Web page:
The gig economy might not be all it's cracked up to be. Nevertheless, Uber looks like it's expanding into new potentially lucrative territory: In addition to shuttling customers around, it will soon begin shuttling around their packages, too.
The company will reportedly begin testing "UberRush" in New York City on Tuesday, as an option within the existing app. As Vox's Matt Yglesias reports, "[the service] won't buy things for you. It will just pick them up and then drop them off wherever you've directed them to go." Delivery starts at $15, and additional charges will be tacked on depending on how far the messenger has to travel between demarcated NYC "zones," up to 110th Street in Manhattan. The service will be available 24 hours a day, and you can track your parcel's delivery progress in the app.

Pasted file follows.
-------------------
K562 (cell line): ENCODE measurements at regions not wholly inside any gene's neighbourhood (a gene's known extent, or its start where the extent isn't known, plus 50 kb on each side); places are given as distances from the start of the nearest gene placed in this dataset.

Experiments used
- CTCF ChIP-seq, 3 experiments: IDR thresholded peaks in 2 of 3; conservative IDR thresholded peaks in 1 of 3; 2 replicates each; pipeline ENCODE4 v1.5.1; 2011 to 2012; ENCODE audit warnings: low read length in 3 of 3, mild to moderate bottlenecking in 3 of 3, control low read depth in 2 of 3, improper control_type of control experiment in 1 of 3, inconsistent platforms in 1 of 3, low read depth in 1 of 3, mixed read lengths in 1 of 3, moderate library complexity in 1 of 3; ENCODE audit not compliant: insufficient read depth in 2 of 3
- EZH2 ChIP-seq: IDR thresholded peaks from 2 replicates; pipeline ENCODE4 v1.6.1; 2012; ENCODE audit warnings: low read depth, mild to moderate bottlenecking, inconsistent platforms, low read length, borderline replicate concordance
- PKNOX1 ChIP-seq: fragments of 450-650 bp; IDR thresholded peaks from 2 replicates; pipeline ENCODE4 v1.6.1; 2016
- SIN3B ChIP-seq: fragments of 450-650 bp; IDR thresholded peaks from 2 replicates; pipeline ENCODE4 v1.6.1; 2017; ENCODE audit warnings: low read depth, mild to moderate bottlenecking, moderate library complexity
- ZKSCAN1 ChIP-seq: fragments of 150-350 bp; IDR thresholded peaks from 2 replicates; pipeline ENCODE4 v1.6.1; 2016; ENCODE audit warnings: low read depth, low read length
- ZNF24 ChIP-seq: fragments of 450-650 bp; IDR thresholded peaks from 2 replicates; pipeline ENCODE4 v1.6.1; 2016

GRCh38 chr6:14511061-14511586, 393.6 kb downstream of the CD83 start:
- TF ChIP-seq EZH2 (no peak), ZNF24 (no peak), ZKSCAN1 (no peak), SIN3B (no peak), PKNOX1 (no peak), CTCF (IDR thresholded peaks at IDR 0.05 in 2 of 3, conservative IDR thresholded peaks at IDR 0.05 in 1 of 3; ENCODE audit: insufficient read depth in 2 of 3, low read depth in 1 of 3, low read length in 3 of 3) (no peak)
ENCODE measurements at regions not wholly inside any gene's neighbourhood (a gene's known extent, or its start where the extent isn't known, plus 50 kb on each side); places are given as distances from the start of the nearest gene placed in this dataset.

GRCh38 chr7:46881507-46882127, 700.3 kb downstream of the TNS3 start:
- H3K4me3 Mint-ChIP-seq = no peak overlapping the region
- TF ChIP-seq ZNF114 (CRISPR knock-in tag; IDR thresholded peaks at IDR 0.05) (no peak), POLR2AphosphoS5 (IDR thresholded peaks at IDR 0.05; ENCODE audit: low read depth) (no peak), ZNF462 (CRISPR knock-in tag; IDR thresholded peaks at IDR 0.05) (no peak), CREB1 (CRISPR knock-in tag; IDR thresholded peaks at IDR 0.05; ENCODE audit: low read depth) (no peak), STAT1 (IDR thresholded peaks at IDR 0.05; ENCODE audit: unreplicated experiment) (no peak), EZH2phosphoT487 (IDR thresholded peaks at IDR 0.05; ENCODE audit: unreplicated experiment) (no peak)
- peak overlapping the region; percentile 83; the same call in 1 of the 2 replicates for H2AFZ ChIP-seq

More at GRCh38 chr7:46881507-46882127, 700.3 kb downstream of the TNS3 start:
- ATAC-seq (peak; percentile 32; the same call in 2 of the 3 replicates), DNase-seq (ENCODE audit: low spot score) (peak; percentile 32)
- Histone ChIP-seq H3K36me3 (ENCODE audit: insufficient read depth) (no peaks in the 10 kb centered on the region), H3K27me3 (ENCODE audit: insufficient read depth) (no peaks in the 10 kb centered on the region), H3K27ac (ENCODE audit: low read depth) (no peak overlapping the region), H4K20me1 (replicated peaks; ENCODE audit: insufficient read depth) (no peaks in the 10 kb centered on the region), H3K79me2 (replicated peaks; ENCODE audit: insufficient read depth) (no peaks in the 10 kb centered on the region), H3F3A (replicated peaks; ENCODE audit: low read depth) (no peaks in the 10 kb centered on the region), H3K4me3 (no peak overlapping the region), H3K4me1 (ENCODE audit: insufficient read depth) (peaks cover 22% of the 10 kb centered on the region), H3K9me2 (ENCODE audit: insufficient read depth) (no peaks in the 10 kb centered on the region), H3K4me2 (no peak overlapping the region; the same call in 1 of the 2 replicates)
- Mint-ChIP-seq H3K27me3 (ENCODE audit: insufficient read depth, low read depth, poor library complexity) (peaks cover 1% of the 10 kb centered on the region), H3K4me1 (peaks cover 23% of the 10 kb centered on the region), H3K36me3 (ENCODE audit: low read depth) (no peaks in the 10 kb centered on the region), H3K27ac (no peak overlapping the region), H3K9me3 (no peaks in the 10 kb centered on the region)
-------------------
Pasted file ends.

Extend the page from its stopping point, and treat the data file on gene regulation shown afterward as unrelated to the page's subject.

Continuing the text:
Now, plenty of New York offices uses bike couriers to quickly deliver packages within the city's confines. But Uber has the existing technical infrastructure to transform something like Manhattan's fragmented parcel biz into something a bit more streamlined—something that non-office workers can use to send stuff, too.
In a blog post, Uber announced that all cyclist would undergo a "stringent background check" and in-person interview. Furthermore, the company is partnering with the Bike Messenger Emergency Fund, "a non profit public charity organization that provides emergency compensation to bicycle messengers who are hurt on the job."